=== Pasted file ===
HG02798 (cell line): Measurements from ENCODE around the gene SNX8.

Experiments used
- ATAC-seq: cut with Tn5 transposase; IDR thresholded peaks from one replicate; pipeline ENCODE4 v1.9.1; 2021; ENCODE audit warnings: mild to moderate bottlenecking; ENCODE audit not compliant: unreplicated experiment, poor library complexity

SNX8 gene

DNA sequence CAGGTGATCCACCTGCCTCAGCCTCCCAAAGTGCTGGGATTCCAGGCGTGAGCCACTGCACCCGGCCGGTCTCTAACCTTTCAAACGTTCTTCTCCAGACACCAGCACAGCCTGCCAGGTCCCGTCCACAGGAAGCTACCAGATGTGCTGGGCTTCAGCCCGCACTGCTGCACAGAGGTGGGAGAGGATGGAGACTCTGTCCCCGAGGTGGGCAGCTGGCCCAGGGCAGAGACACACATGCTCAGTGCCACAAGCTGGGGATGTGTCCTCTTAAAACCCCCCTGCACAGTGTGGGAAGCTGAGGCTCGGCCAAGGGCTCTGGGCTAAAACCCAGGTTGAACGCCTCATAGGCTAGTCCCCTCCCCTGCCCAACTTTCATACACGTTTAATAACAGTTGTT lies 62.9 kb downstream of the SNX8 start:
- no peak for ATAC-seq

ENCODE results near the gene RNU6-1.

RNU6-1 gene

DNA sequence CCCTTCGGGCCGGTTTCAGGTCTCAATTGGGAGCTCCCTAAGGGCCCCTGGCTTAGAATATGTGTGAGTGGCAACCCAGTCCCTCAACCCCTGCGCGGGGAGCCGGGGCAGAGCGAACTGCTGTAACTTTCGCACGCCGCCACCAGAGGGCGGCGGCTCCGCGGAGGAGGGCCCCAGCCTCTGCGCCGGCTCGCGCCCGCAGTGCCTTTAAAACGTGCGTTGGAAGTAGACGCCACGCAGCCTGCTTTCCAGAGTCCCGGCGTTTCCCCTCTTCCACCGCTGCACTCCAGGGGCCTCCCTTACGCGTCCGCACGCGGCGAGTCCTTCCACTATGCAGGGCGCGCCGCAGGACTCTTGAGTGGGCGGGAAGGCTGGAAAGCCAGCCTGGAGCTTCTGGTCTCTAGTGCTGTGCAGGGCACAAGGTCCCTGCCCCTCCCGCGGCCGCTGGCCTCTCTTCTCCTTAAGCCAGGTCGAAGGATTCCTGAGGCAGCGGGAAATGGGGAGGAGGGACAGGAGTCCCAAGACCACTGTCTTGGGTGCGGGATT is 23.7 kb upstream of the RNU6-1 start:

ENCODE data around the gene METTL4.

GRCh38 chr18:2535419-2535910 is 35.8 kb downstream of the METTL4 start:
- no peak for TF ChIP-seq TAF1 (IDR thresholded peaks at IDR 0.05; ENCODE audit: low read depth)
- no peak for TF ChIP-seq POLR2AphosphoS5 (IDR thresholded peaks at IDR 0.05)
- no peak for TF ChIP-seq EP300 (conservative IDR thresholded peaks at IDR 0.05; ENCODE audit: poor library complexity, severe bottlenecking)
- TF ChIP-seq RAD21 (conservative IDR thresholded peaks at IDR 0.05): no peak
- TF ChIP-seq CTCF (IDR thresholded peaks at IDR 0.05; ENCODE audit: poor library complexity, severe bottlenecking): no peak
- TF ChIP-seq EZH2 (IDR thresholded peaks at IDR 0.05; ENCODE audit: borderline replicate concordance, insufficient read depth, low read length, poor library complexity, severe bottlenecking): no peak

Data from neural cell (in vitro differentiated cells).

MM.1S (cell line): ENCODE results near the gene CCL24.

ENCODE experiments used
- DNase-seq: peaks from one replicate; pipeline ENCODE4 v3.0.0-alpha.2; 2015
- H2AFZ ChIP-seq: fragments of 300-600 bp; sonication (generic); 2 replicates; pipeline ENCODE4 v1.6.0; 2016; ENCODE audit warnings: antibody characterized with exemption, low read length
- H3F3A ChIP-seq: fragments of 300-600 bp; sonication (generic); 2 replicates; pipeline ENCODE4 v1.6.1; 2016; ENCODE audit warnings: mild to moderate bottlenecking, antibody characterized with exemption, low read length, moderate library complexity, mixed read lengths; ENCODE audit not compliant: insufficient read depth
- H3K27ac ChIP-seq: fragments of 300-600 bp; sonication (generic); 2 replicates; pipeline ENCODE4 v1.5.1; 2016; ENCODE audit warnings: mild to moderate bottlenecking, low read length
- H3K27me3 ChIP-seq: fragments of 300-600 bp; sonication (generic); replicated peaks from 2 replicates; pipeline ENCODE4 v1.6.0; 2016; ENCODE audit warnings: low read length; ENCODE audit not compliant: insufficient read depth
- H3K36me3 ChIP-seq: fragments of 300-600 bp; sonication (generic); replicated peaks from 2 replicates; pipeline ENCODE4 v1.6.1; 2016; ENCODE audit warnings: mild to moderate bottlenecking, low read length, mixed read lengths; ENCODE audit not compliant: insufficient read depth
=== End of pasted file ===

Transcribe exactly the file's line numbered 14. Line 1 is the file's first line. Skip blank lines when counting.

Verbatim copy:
- no peak for TF ChIP-seq EP300 (conservative IDR thresholded peaks at IDR 0.05; ENCODE audit: poor library complexity, severe bottlenecking)